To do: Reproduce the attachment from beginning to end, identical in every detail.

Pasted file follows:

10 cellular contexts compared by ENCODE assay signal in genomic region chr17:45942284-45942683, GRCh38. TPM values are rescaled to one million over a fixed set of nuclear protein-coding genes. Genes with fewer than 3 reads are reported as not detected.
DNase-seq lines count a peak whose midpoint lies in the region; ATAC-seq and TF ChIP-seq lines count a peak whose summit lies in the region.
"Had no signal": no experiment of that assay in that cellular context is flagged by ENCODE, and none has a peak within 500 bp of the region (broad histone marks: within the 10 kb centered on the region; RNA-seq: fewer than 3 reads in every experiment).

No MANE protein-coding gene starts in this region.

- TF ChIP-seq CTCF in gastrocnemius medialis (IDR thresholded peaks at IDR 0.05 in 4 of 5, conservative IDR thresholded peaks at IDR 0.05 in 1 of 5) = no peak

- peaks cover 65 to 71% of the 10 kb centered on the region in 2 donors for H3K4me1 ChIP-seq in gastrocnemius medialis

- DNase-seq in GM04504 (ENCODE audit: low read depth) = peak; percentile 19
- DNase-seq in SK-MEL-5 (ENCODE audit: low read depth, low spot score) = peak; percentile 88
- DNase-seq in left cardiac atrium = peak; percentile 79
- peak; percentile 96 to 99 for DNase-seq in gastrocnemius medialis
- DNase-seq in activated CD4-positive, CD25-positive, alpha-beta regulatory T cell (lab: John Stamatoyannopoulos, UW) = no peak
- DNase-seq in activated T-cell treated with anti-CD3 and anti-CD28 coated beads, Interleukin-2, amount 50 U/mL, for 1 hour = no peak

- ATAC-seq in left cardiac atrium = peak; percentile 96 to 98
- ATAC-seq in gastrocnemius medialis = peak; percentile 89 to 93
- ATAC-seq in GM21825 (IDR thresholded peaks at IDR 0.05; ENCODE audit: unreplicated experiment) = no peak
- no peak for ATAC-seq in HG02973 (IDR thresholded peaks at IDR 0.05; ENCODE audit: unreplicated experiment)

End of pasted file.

10 cellular contexts compared by ENCODE assay signal in genomic region chr17:45942284-45942683, GRCh38. TPM values are rescaled to one million over a fixed set of nuclear protein-coding genes. Genes with fewer than 3 reads are reported as not detected.
DNase-seq lines count a peak whose midpoint lies in the region; ATAC-seq and TF ChIP-seq lines count a peak whose summit lies in the region.
"Had no signal": no experiment of that assay in that cellular context is flagged by ENCODE, and none has a peak within 500 bp of the region (broad histone marks: within the 10 kb centered on the region; RNA-seq: fewer than 3 reads in every experiment).

No MANE protein-coding gene starts in this region.

- TF ChIP-seq CTCF in gastrocnemius medialis (IDR thresholded peaks at IDR 0.05 in 4 of 5, conservative IDR thresholded peaks at IDR 0.05 in 1 of 5) = no peak

- peaks cover 65 to 71% of the 10 kb centered on the region in 2 donors for H3K4me1 ChIP-seq in gastrocnemius medialis

- DNase-seq in GM04504 (ENCODE audit: low read depth) = peak; percentile 19
- DNase-seq in SK-MEL-5 (ENCODE audit: low read depth, low spot score) = peak; percentile 88
- DNase-seq in left cardiac atrium = peak; percentile 79
- peak; percentile 96 to 99 for DNase-seq in gastrocnemius medialis
- DNase-seq in activated CD4-positive, CD25-positive, alpha-beta regulatory T cell (lab: John Stamatoyannopoulos, UW) = no peak
- DNase-seq in activated T-cell treated with anti-CD3 and anti-CD28 coated beads, Interleukin-2, amount 50 U/mL, for 1 hour = no peak

- ATAC-seq in left cardiac atrium = peak; percentile 96 to 98
- ATAC-seq in gastrocnemius medialis = peak; percentile 89 to 93
- ATAC-seq in GM21825 (IDR thresholded peaks at IDR 0.05; ENCODE audit: unreplicated experiment) = no peak
- no peak for ATAC-seq in HG02973 (IDR thresholded peaks at IDR 0.05; ENCODE audit: unreplicated experiment)